Reframing the Way We Look at Ancient Civilizations
Legend has it that Incan ancestors became gods by mixing their flesh with the stone of Huanacauri, an important temple near Cusco, Peru. Assistant Professor Steve Kosiba’s research project centers around the cultural significance of this temple: Why was it built where it was built? And what happened after the Spaniards conquered the Inca Empire?
Kosiba describes Huanacauri as “both a sacred mountain and a small temple complex (one hectare), both of which have long been essential to Incan and Andean religious beliefs.” During the height of Inca rule, coming-of-age ceremonies were held there for elite young boys, and emperors “affirmed their sovereignty.” In order to protect the area and learn more about the site, Kosiba and his archaeological team collaborated with indigenous farmers and the Peruvian Ministry of Culture.
Because the Incas did not have a writing system, all written records are from Spaniards that conquered the empire —who regarded indigenous sites as areas where the “devil was speaking.” Piecing together these records with facts uncovered at archaeological sites “is a bit like those detective crime shows,” Kosiba says. The project is ongoing and the team continues to conduct more excavations and further look into the immense archives held in Peru.
Frequent visits to the Field Museum during Kosiba’s childhood in Chicago led him to cultivate a “sense of wonder” regarding cultural diversity and past societies, driving him to discover what we can learn from them. This sense of wonder followed him to his college years, where he realized that archaeology is the perfect mix of humanities and sciences. “Anthropology is a discipline that bridges the gap between politics in the past and present, comparing what happens in the ancient world to contemporary times,” he says.
During a class that he took as a sophomore at the University of South Florida, Kosiba developed a specific interest in the dramatic indigenous history of South America. He focused on what it meant to be indigenous, and the political struggles these groups faced against colonial governments.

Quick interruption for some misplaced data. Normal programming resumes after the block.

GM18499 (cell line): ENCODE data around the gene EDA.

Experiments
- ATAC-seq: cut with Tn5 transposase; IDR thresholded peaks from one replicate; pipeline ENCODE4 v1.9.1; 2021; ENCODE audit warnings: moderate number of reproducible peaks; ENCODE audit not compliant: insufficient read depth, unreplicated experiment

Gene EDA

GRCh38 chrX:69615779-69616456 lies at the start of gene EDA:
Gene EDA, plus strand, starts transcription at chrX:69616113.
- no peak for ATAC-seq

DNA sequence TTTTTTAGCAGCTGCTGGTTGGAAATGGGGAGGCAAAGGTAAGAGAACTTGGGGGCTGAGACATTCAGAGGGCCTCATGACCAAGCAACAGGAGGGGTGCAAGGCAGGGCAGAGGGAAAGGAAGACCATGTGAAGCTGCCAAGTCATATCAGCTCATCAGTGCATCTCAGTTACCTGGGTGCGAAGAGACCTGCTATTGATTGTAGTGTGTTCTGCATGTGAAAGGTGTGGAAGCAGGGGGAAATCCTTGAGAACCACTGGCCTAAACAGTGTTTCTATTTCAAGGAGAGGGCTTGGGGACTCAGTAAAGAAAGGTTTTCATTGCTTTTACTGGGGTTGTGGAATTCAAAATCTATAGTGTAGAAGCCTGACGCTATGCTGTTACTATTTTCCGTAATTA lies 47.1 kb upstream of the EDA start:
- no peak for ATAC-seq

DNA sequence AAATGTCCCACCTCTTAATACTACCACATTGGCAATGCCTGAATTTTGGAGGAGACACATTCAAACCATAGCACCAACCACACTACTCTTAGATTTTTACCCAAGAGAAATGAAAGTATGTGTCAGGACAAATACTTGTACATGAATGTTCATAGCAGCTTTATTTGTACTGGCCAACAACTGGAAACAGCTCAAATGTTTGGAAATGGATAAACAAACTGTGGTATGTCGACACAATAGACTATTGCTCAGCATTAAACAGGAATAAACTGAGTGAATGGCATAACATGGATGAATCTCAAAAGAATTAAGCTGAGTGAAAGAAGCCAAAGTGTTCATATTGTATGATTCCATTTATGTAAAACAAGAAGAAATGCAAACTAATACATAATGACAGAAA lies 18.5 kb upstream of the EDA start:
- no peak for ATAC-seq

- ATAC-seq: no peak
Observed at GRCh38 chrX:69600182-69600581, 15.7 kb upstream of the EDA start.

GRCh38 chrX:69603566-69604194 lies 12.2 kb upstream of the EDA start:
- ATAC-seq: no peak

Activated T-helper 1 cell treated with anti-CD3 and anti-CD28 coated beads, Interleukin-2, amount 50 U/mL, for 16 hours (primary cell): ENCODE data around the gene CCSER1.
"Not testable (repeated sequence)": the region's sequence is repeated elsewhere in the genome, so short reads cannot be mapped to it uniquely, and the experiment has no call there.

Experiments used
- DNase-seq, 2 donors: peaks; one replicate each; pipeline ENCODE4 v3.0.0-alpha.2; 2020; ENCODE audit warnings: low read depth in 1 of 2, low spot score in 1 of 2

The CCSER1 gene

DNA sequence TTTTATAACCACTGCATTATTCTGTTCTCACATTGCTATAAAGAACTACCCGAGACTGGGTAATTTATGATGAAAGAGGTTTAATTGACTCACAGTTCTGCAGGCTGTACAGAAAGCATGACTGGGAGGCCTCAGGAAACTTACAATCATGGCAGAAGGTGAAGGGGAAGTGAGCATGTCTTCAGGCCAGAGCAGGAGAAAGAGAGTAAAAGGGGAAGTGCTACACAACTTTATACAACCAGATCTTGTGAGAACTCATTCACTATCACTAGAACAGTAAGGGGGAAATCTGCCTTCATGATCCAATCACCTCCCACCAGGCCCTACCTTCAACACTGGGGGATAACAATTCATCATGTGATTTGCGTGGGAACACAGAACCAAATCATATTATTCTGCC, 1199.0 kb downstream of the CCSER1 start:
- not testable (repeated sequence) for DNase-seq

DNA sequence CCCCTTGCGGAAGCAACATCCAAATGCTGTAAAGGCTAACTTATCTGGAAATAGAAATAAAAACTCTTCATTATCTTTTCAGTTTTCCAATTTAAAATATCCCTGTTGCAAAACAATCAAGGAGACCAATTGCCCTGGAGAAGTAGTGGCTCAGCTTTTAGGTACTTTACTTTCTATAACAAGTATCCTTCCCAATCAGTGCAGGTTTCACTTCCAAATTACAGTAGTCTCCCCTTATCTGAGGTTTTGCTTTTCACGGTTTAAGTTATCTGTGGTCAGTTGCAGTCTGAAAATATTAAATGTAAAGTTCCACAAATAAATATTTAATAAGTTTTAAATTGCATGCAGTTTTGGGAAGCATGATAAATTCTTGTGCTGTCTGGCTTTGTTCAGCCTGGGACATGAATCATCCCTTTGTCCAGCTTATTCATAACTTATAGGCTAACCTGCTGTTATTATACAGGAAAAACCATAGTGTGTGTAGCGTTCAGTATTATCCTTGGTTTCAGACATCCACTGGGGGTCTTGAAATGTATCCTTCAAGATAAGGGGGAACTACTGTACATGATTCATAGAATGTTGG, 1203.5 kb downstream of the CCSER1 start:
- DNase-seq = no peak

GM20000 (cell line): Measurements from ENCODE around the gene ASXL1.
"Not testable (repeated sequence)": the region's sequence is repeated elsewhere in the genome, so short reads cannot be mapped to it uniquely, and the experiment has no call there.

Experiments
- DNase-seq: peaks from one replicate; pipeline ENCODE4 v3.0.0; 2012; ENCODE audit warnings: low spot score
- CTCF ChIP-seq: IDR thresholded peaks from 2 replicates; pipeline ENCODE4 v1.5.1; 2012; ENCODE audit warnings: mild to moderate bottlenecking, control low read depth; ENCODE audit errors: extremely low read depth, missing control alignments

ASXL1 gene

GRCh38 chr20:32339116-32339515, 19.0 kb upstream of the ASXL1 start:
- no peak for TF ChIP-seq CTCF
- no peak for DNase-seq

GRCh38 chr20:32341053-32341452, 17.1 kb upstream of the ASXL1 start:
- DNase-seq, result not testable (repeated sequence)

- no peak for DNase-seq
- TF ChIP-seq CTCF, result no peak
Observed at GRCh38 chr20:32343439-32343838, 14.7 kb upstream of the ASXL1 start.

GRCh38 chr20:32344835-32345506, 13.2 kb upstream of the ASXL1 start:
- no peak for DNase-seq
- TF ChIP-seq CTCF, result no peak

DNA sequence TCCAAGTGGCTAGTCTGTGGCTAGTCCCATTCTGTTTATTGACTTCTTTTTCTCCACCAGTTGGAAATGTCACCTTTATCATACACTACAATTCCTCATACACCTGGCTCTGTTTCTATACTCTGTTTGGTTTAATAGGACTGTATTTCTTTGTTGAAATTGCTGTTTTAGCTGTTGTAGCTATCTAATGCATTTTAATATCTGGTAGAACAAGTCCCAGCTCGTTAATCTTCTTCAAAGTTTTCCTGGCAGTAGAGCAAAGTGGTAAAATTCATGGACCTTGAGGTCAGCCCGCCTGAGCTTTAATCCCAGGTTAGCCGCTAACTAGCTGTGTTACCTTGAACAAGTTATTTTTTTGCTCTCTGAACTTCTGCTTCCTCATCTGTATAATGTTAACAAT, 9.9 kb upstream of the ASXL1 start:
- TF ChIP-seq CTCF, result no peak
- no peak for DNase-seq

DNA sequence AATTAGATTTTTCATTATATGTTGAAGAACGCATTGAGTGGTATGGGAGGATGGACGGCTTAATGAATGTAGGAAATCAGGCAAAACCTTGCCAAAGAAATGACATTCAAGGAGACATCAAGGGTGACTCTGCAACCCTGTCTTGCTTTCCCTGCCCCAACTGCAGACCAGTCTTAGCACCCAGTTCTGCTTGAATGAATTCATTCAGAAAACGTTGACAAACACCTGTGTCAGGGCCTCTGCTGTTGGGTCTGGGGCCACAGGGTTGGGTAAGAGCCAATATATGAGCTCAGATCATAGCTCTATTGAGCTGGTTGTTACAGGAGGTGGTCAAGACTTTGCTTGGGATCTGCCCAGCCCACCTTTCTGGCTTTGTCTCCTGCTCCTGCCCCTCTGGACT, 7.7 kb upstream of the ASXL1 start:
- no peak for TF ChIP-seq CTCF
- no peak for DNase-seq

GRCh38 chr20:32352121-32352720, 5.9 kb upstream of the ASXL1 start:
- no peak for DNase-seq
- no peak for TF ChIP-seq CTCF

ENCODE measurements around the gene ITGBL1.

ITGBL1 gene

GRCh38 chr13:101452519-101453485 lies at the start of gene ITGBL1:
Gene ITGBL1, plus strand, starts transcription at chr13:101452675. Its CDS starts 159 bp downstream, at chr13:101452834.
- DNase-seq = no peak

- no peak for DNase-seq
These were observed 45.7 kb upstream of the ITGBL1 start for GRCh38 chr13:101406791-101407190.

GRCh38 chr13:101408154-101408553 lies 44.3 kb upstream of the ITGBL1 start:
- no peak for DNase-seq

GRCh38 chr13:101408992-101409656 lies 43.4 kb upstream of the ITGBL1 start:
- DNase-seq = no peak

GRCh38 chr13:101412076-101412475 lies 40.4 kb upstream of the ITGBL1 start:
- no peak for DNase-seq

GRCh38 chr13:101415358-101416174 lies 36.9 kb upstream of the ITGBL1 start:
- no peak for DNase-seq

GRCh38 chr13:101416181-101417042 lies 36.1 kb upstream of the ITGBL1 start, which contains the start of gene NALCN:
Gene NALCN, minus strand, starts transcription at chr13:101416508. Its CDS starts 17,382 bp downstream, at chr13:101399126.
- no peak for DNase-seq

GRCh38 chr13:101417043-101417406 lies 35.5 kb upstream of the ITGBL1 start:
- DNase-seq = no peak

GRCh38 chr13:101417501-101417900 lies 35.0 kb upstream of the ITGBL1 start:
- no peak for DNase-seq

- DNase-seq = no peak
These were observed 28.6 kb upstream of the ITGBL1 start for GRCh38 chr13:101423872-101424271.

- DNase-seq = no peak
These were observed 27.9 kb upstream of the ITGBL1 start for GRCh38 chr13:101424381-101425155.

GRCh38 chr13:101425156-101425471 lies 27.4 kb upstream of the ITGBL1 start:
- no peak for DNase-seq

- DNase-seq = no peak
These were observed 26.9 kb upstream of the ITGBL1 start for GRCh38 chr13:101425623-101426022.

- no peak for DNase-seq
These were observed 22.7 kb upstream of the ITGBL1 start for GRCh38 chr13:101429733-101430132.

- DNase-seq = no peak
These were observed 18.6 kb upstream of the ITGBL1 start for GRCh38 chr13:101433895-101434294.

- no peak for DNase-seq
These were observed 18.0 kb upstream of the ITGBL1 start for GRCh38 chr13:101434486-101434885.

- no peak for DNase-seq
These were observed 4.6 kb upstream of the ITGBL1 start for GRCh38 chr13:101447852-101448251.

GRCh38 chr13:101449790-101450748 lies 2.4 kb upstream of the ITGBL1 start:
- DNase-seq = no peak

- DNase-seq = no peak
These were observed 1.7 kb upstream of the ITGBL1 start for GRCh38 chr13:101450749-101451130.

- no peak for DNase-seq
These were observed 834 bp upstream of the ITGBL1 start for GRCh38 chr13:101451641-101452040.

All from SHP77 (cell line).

Kosiba continues to research a related project on Incan labor colonies. “When studying ancient empires, a top-down approach is usually used, starting with the emperor,” Kosiba said, “but I want to use a bottom-up approach and look at lower peoples.”
He examines the daily life of the people in these colonies, who were forced to move across the empire from four separate communities into one for the benefit of the empire as a whole. He searches for answers to basic questions like: Were there women and children in these colonies? How did they interact with one another?
One thing we know for sure is how they interacted with one another after death. “We know that the Incas communicated with their dead,” says Kosiba. Individuals in the Inca Empire were usually buried in cemeteries, but some close relatives were buried under houses.
Kosiba and his team leave all uncovered artifacts in Peru, in local, small-scale museums that he developed. “This way the locals have stewardship, and a say in what happens in their community,” he says. By working with locals to develop stories and connect pieces of ancient mysteries, he gives contemporary people a stake in the historical sites and artifacts.
When we examine the ways that these ancient cultures lived and organized their societies, we learn from them. “What we’re really trying to do here is preserve the richness of these cultures,” Kosiba says. “We find valuable things left behind because people left them on purpose, to show they were of that place.”